At some point, Mel -- and other draftniks who are bearish on Tebow -- will have to reconcile their feelings with reality... with looking foolish, really.
I am sure they will have a hard time with it; it's called cognitive dissonance.
I for one am actually kind of torn myself: Sure, I would love to see Tebow's draft stock "legitimized" by someone like Kiper or McShay, if they followed the bullish Brandt and put him in the top half of the 1st round.
On the other hand, I find their potential pre-draft conflict fascinating.
As NFL scout Russ Lande put it in the big GQ profile of Tebow:
"He's going to be the most debated guy in ten years. It's going to be a circus with this kid. Oh, my God."
UPDATE: Great little detail in Jeremy Fowler's post on Kiper today, recounting an on-air exchange between Mel and Tim.
UPDATE 2: Not about Tebow, but about the Draft. A lot of talk about Dunlap being No. 3 on Kiper's Big Board. I think Haden may emerge as a Top 10 pick -- the top CB in the 2010 draft -- before the season is over. Spikes is obviously a 2010 1st-rounder.
But there is a lot of talk about Haden calling Will Hill the best player on Florida's defense right now. That would be the best defense in college football history, featuring no less than 3 2010 NFL 1st-round picks. Expect Hill and Janoris Jenkins to be targeted as 2011 1st-round locks.
Now it comes down to Tebow versus... Daunte Culpepper. That's a pretty inspired choice for an opponent -- god, remember how good Culpepper was at his NFL peak? (Call that a "Tebow best-case.")
I think most fans would put the ultimate debate between Tebow and Danny Wuerffel -- but if Danny isn't even the best QB in Florida history anymore, it is only fair to bring in "the best of the rest." And that's Daunte.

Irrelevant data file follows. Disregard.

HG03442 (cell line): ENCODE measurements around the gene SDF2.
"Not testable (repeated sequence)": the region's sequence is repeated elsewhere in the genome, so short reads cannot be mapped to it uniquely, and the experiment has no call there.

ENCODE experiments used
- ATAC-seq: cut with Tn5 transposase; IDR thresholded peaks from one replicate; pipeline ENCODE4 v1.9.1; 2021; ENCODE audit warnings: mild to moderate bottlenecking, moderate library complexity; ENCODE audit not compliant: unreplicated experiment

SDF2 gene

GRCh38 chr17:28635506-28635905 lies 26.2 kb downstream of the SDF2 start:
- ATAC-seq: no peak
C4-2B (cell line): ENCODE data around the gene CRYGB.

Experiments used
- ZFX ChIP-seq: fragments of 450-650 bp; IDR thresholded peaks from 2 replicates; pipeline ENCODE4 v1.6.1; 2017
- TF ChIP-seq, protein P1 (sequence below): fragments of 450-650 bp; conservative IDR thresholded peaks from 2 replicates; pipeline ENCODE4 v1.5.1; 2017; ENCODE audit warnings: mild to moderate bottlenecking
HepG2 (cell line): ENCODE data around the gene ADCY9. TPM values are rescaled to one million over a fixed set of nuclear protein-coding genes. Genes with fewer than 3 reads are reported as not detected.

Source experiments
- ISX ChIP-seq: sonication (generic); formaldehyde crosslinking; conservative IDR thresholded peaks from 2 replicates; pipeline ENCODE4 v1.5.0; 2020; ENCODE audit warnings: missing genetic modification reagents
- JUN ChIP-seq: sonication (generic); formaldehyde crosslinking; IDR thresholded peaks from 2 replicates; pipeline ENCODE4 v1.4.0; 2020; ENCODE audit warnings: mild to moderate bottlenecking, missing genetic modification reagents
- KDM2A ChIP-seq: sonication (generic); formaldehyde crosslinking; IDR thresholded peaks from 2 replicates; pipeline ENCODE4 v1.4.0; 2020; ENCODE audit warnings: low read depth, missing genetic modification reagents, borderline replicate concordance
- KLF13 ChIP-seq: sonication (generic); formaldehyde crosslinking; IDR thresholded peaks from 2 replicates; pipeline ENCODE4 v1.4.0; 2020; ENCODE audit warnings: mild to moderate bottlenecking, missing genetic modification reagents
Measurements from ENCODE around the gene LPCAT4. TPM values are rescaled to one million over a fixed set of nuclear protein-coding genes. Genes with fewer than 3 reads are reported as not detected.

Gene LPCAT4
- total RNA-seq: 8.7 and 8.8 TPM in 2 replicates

Vote here. Kudos to the Sentinel for taking a slow-week meme and turning it into something fun.
Thursday, August 20, 2009
-- Tim Tebow, on Mickey Marotti's strength and conditioning workouts, as quoted in Muscle & Fitness magazine. (Per the PBP's Ben Volin, who also provides the beefcake pics).
Two thoughts: (1) In addition to all the other areas where Florida is No. 1 in the nation (QB, defense, special teams, head coach), perhaps most underrated is that their strength program is arguably tops in the country, too. (2) Apparently, this is beefcake photos week for Florida football.
I would point you to this new post by CNBC's Darren Rovell about the SEC's new new-media policy, which itself riffs off of this morning's front-page story about it in the New York Times.
Rovell's point is a good one: The SEC is creating a policy directed at straw men -- the best SEC bloggers have no interest in taking crappy photos or worrying about video from the stands.
Many are probably not even IN the stands -- they are at home, watching the game on the couch and updating their blogs or Twitter feeds during the game... or enjoying the game, but simultaneously thinking about how they will analyze it for their audience tomorrow.
Sure, there are cynical sites out there that might take lots of photos or video from the game, then try to monetize them on their sites. But fans will see through that -- there's no added-value there. Not when there are better photos and better video available from rights-holders.